Contact lenses are corrective plastic discs that are inserted on the eye's cornea to correct the wearer's vision. In some instances, people use contact lenses for cosmetic purposes, such as changing their eye color from, for example, gray to blue. Contact lenses have the same function as eyeglasses. Unlike eyeglasses, however, they are worn directly on the eye, are lightweight and almost invisible. Some side effects are occasionally associated with use of contact lenses.
Deposits of intraocular fluid (or aqueous humor) on the contact lenses are a possible side effect. These deposits can result in the contact lenses being uncomfortable to wear. They can also raise the chance of developing an eye infection. Deposits have a higher chance of developing with soft contact lenses as opposed to hard contact lenses, as soft lenses are more flexible and therefore more susceptible to having eye fluids stick to them.
Problems with the cornea also sometimes result from wearing contact lenses, such as vision haziness and swelling of the eyes. This is caused by lower amounts of oxygen being delivered to the corneas, which is a condition known as hypoxia. Scrapes and scratches to the corneas can also occur. The cornea's shape can also be changed by contact lens wear. Corneal infections such as bacterial keratitis are also possible.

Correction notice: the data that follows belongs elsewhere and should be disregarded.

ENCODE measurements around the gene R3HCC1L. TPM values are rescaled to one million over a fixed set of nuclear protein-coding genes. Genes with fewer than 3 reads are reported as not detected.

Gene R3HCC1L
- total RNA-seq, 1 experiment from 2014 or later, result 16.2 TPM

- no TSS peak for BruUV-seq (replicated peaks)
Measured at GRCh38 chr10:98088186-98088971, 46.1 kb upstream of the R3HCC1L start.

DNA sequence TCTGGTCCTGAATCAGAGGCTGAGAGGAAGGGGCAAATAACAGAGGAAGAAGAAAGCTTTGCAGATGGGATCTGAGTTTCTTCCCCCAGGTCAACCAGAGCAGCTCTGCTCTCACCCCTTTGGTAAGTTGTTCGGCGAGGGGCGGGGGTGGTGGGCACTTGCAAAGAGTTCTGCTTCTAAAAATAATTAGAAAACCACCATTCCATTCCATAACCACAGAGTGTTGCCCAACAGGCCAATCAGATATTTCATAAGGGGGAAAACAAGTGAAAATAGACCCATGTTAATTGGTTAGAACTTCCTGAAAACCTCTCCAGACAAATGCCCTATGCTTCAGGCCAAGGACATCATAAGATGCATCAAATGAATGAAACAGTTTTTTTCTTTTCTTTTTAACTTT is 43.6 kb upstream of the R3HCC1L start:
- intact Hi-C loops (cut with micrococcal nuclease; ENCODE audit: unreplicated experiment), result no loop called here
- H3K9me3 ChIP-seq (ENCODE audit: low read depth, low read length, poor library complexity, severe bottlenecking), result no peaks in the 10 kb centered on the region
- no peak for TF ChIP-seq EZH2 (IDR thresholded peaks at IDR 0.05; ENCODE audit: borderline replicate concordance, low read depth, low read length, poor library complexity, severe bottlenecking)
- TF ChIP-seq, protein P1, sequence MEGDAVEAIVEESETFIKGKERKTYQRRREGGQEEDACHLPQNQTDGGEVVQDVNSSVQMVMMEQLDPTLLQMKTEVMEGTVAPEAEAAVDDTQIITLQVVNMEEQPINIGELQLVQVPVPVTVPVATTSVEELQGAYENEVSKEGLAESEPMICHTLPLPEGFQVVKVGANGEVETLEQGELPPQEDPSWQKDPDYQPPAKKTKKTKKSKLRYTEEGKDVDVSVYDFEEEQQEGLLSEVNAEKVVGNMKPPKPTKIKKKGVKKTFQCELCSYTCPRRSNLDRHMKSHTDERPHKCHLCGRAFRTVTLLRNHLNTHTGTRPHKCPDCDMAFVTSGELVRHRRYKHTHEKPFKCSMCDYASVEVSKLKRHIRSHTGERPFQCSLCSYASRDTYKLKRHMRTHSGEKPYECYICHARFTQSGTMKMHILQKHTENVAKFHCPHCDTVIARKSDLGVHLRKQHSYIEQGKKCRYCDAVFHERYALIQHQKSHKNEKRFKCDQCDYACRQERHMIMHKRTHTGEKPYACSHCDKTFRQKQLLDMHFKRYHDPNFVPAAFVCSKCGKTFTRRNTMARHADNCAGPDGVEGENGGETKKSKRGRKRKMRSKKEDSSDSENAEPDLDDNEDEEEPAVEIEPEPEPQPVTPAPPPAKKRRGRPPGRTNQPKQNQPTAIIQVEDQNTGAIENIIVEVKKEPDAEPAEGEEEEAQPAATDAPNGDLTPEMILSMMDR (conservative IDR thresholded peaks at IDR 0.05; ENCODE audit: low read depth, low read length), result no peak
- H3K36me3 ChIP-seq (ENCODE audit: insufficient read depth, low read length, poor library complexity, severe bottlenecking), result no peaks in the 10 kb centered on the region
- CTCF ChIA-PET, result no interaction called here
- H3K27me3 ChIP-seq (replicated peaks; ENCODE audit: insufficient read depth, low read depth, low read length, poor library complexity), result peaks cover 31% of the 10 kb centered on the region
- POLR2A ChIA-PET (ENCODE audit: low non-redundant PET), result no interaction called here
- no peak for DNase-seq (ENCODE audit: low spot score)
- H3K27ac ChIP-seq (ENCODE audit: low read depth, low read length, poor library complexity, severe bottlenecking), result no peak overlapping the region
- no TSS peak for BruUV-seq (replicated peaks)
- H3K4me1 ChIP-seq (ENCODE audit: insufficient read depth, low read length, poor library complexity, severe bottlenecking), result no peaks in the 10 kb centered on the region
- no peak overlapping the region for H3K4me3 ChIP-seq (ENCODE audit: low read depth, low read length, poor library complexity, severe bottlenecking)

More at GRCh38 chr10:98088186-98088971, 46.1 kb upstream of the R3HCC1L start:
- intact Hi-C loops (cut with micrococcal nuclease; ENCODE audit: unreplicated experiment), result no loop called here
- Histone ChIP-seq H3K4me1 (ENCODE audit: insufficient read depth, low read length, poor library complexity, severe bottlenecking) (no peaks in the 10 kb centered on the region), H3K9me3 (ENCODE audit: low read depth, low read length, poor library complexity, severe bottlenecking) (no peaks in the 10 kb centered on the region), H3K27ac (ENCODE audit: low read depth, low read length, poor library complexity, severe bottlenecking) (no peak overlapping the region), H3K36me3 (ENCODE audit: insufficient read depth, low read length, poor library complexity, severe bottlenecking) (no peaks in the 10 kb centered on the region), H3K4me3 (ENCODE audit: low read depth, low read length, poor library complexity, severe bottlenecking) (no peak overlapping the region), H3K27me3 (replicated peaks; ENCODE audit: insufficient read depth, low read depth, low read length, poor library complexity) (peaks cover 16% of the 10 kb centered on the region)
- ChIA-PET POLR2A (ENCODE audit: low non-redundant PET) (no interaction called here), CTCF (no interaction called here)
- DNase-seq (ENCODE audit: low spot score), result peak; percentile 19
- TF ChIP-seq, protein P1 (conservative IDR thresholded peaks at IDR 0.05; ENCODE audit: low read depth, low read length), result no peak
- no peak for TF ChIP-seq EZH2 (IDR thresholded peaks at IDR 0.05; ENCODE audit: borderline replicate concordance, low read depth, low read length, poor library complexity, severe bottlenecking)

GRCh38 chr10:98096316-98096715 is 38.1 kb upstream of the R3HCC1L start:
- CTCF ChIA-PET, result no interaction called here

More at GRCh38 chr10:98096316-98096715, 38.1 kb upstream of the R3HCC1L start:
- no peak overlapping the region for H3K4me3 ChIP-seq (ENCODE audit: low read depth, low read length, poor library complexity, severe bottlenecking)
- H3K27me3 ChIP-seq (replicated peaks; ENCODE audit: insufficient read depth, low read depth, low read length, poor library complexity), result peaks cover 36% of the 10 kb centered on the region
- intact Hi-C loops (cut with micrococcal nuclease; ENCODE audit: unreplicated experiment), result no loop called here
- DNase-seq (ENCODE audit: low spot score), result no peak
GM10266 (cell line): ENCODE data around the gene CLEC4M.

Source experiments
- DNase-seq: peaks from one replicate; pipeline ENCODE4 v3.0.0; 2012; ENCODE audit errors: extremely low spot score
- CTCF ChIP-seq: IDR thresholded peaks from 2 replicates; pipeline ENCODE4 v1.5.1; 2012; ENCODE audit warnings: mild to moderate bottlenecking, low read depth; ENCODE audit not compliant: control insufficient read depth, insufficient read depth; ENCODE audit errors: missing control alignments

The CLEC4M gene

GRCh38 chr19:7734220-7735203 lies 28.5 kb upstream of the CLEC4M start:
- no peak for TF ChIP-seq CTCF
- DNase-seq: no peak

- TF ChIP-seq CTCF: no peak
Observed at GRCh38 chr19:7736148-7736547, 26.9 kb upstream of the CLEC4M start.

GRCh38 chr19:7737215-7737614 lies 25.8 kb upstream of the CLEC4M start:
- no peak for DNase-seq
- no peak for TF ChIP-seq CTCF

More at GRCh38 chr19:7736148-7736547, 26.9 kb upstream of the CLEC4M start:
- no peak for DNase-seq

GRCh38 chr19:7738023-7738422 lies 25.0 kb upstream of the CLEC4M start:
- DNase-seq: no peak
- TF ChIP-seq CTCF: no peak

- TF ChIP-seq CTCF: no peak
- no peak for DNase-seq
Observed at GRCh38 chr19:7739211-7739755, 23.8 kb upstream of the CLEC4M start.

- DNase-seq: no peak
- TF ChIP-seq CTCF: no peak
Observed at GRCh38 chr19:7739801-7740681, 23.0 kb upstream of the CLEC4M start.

Inflammation of the eyelids is also possible with wearing contact lenses. Some people might experience small, inflammatory bumps that appear under their eyelids, which can make wearing contact lenses painful and uncomfortable.
One common side effect of wearing contact lenses is developing dry eyes. This condition results from having insufficient tears. Dry eyes can occur in wearers of soft and hard contact lenses, alike. People with dry eyes might experience symptoms such as the eyes feeling hot, a sensation of something stuck inside the eye, redness, and burning or tearing.
Some people might experience allergic reactions from wearing contact lenses. One common type of allergic reaction is the eyes turning very red whenever contact lenses are inserted. This type of hypersensitivity or allergic reaction often comes from the preservative in the contact lens solution. In these situations, your optometrist can usually prescribe a contact lens solution with a different preservative.